Fundraising has become an increasingly important source of income for Toronto’s public schools. This has led to a large disparity between schools in high-income areas and those in low-income areas, where students’ parents may not be able to contribute as much.
For the 2015–2016 school year, Bessborough Drive Elementary and Middle School in Leaside amassed $207,265 through fundraising, whereas Thorncliffe Park Public School raised $41,071, Grenoble Public School in Flemingdon Park mustered $36,236, and Flemington Public School in Lawrence Heights was only able to raise $4,485.
Robyn Israel, chair of the school council at Bessborough Drive Elementary, said they hold fundraising events such as pizza parties, fun fairs and even axe-throwing events with silent auctions, drinks and food.
“In the very beginning of the year, we get a collection of wants and needs from the administration, the teachers and the parents. So we could fundraise anywhere between 50 and 80 thousand dollars, depending on the needs,” she said.
In past years, Bessborough’s fundraisers’ proceeds have been put toward equipment such as iPads, Smart Boards, laptops and robotic and microscopic equipment to go with it. Last year, the school put in a new playground for the kindergartners using money raised at a fundraiser.
“The teachers wanted more interactive play for our kindergartners, so last year we put in a sandbox and some plantings, flower beds, outdoor chalkboards. I do know how much we raised, but I don’t know if I’m comfortable saying that amount. It is an extraordinarily high dollar amount,” Israel said.
The Elementary Teachers’ Federation of Ontario (ETFO) argues school fundraising disparities are symptomatic of a provincial education system that has been underfunded for nearly 20 years.
Susan Swackhammer, vice-president of the ETFO, said the educational funding formula has made fundraising of prime importance to Toronto schools.
“I went from teaching at a school in an upper-middle-class area that made $30,000 a year from fundraising to an inner-city school that made $2,200. So you’re not going on trips, and you’re not buying Smart Boards or iPads,” Swackhammer said. “Back when I began my teaching career, fundraising bought stickers and stamps, but now that fundraising is actually necessary to keep the school running. It’s crazy.”
It’s becoming more and more common for parent councils in affluent areas to rally funds for larger school projects. Allenby Junior Public School raised $100,000 in 2015 for a new turf field, and Earl Beatty Public School near Danforth Avenue has recently done the same.
Brown Public School in Casa Loma partnered with the Whole Foods at Yorkville Village to help fund a community garden initiative. On Sept. 20, five per cent of all grocery sales was donated to the school’s garden project.
Dimitra Kappos, chair of the Brown Junior Public School parent council said the project consists of 80 to 100 milk crates filled with plants and vegetables, and expects to raise approximately $5,000 through the Whole Foods campaign.
“We have so many different initiatives that we have at the school, having somebody like Whole Foods step up … eases the burden on other fundraising that we do to actually focus on different things,” she said.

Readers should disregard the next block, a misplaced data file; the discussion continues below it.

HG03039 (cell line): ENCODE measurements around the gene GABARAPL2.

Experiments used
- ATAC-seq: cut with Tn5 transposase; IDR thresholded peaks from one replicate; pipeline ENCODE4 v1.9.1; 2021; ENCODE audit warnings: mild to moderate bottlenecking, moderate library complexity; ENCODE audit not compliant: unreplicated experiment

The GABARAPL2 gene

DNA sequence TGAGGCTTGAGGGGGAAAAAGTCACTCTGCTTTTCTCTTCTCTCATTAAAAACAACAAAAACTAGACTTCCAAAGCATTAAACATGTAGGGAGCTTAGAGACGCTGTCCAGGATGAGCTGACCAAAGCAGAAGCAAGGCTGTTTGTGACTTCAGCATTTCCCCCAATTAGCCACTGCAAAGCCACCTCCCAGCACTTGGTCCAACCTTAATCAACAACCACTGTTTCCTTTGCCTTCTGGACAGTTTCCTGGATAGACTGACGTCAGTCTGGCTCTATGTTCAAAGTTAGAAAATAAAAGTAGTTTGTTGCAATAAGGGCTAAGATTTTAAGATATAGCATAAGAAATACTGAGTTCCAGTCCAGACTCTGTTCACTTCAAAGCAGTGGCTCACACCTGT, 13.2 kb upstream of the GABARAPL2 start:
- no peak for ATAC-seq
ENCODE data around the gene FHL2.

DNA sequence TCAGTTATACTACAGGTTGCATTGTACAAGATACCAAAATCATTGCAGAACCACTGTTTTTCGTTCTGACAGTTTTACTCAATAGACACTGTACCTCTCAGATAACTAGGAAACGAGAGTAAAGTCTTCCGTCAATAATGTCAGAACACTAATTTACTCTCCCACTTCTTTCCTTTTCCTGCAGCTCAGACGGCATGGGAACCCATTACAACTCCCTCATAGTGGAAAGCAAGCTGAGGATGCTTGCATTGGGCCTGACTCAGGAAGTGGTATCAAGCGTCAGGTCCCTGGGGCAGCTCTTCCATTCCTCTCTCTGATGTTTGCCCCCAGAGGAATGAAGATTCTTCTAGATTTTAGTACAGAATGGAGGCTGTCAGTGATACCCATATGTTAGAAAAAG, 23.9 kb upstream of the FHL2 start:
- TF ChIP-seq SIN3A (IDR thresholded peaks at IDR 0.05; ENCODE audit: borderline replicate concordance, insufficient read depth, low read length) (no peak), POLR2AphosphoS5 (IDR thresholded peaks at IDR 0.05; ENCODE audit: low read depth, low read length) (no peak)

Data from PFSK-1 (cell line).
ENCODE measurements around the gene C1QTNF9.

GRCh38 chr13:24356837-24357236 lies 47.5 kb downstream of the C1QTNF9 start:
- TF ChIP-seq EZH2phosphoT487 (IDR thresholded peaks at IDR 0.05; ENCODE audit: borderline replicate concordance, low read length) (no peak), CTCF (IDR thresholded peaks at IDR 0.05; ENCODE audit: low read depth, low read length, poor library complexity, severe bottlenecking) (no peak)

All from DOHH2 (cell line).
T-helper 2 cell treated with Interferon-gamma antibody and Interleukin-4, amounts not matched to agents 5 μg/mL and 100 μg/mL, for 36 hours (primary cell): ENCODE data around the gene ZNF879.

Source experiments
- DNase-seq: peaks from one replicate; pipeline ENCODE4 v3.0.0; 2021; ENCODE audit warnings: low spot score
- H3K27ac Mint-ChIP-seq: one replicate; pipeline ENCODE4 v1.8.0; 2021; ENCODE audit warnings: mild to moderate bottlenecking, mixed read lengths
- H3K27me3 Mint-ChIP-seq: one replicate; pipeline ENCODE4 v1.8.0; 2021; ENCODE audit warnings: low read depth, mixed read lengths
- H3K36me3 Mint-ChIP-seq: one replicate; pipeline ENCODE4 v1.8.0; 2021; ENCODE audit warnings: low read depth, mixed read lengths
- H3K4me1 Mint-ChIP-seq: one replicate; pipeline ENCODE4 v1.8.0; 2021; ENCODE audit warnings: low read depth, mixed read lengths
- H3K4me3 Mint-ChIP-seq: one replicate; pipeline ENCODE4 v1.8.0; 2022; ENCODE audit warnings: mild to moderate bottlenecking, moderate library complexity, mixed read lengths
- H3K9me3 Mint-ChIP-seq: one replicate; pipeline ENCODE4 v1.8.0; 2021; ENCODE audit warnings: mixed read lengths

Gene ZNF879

Swackhammer said that, although there’s an obvious disparity in terms of fundraising across the GTA, it’s not something that can be so easily corrected.
“It’s a very contentious thing because I can tell you, if I were to go to the community that raised $30,000 and say you have to split that equally with the other schools, you can imagine what the response would be,” she said.
However, some schools have successfully partnered with others in less affluent areas to help contribute to the pot.
Bessborough Drive Elementary donates a portion of the money it fundraises to the Empower Reading program for two Toronto District School Board (TDSB) schools in lower-income areas. The program costs $5,000, and Bessborough holds a separate fundraiser each year for this reason. Last year, the school donated the program to Flemingdon Park and Victoria Park schools.
Shari Schwartz-Maltz, spokesperson for the TDSB, said the board also aims to level the playing field through programs such as Model Schools, which donates funds to schools in the GTA for extras like field trips, guest speakers and iPads.
The TDSB has identified 150 “model schools,” determined by its Learning Opportunities Index, which takes into account a number of census information points such as education and income in each area.
Flemington P.S. was number four on the list and received $15,407 of funding for the 2015–2016 school year.
The ETFO recently proposed seven recommendations on how to fix the current funding system, dubbed Shortchanging Ontario’s Students: An Overview and Assessment of Education Funding in Ontario. The ETFO hired economist Hugh Mackenzie to prepare the report.
“You can’t solve the problem of growing inequality from fundraising by addressing fundraising. You can only address the problem by addressing the reasons why the fundraising is exploding in the first place,” Mackenzie said.
“All of the data tells us that there are more children living in poverty in the public education system in Ontario now than there were in 2002. The data tells us that there are more children with special needs and the systems need more special support for students whose first language isn’t English. And yet the funding isn’t growing It’s shrinking.”
At Flemington P.S. more than 60 per cent of students have a primary language other than English.
Mackenzie argued the provincial government should be reviewing its funding structure every five years.
Swackhammer said, despite everything, she’s optimistic about the future of schools in Ontario.
“I’m hopeful,” she said. “We’re coming up to a provincial election in 2018. Maybe all the parties can have a look at what their platforms will be.”